What is a regulatory team and why does Kepler need one? Simon Molgat Laurin, a Regulatory Associate at Kepler Communications, is here to answer your questions.
Meet Diane Burchett, Kepler’s Director of Engineering. Since joining Kepler in August 2020, Diane has proven to be an invaluable member of the Kepler team. As the Director of Engineering, Diane manages a team of 43 people, including 5 engineering managers.
Women’s Day 2020 is just around the corner. To celebrate, we are introducing you to a few of the engineers that make up our team. Get to know a few of the amazing women that have chosen Kepler as the place to make their mark in the aerospace industry.
The largest expedition ever to the high north, which set sail last September, has reached the North Pole with its crew of hundreds of scientists looking to study on of the planet’s least understood region. The research will reveal the actual speed and nature of global climate change.
In the last few weeks, Kepler delivered the flight model for the TARS payload to be integrated with the satellite BUS. This major step closes out nearly 12 months of development and production efforts. The next few months will see the spacecraft undergo integration, systems-level testing, and finally launch into orbit to carry-out its mission. And although we cannot yet put our feet up and consider the satellite ‘complete’, we can highlight some of the exciting improvements that were made to the platform.
There are a small number of satellite communications services available today for customers. The bulk of these services are mostly regional and, therefore, businesses have to limit their operations and procedures to the bandwidth and coverage that is available to them. What most companies are unaware off is that there are new Low-Earth Orbit (LEO) satellite constellations that can provide global connectivity without sacrificing bandwidth. In fact, networks such as Kepler’s offer a significantly higher capacity for users needing to transfer large amounts of data for a low cost.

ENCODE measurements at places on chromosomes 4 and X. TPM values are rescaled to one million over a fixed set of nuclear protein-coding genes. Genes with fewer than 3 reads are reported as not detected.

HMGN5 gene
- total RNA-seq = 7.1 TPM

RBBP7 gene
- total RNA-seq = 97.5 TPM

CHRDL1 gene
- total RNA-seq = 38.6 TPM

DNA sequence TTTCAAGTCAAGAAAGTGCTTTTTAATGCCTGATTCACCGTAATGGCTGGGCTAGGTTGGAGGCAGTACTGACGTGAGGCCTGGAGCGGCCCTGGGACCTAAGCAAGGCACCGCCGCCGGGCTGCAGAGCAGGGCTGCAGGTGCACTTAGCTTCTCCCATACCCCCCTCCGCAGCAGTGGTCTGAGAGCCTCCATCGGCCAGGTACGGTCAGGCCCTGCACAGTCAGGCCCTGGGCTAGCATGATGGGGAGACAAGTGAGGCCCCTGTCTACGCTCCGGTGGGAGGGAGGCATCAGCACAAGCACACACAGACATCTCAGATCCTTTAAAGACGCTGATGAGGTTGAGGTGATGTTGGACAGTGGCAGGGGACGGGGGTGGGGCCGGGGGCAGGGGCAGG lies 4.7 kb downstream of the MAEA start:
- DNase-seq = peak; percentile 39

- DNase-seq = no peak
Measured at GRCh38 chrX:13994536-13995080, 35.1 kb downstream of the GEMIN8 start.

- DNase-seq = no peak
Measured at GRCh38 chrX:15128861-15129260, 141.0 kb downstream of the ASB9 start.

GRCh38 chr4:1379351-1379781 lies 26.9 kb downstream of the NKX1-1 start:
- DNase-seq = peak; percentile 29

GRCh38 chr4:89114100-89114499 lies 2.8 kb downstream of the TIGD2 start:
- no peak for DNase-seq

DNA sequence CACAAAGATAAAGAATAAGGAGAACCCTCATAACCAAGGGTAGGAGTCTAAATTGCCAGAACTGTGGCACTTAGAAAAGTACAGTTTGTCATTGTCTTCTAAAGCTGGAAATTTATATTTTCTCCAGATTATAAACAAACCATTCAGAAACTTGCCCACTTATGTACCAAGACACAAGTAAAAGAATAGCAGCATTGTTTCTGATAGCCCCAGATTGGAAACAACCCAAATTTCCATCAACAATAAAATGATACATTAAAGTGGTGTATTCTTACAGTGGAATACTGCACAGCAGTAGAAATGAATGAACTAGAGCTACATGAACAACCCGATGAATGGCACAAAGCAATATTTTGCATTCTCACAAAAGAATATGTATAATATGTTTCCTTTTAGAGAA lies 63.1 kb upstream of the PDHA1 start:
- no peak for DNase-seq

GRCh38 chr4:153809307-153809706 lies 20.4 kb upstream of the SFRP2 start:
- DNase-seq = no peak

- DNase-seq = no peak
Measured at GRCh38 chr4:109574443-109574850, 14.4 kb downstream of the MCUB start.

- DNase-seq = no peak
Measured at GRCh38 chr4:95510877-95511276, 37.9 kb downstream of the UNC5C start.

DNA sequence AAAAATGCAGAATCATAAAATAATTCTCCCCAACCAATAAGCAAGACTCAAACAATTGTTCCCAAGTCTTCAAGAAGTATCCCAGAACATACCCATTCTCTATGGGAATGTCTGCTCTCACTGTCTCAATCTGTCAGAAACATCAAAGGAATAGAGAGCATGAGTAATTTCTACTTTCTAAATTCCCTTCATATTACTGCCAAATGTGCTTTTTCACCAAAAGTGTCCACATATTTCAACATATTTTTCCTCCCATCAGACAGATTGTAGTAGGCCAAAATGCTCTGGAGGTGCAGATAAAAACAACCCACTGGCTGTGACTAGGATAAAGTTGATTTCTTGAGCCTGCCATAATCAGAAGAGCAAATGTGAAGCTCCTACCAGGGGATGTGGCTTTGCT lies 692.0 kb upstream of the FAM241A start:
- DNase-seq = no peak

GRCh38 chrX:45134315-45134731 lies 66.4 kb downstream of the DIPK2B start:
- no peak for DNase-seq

2018 has been one of the most challenging and rewarding years for the team at Kepler. We have gone through what feels like several years of development in a tremendously compressed timeline. This growth was no small feat or a result of luck (debatable), but rather the output of continuous effort and a very real struggle. A struggle that was hard fought with many sleepless nights, debates, and committed team members1 – to whom I can’t afford enough credit.
We began Kepler in 2015 with a singular mission to build in-space telecommunications infrastructure. Like the railroads that helped settle the western frontier, we believe connectivity infrastructure is an intrinsic good that will be needed to expand humanity into space. As we set upon this Mission, there were early indicators suggesting this future was not so farfetched nor distant.
Kepler has contracted leading UK small satellite manufacturer, ÅAC Clyde, for a 6U satellite bus in support of the machine-to-machine communications mission. This new platform, TARS, will be the third built by the company for Kepler’s growing constellation, offering satellite communication services for Internet of Things (IoT) and data backhaul applications. The mission is part of the UK’s Satellite Applications Catapult In-Orbit Demonstration Mission 5.
Kepler has been awarded the 5th In-Orbit Demonstration Mission (IOD 5) by the Satellite Applications Catapult, a UK space innovation company, to develop its third and last demonstration satellite. This satellite will form a service demonstration for Kepler’s Global Data Service, a pole-to-pole wideband satellite communications service, while also providing a demonstration platform for the company’s IoT offering. The satellite is planned to launch in the latter half of 2019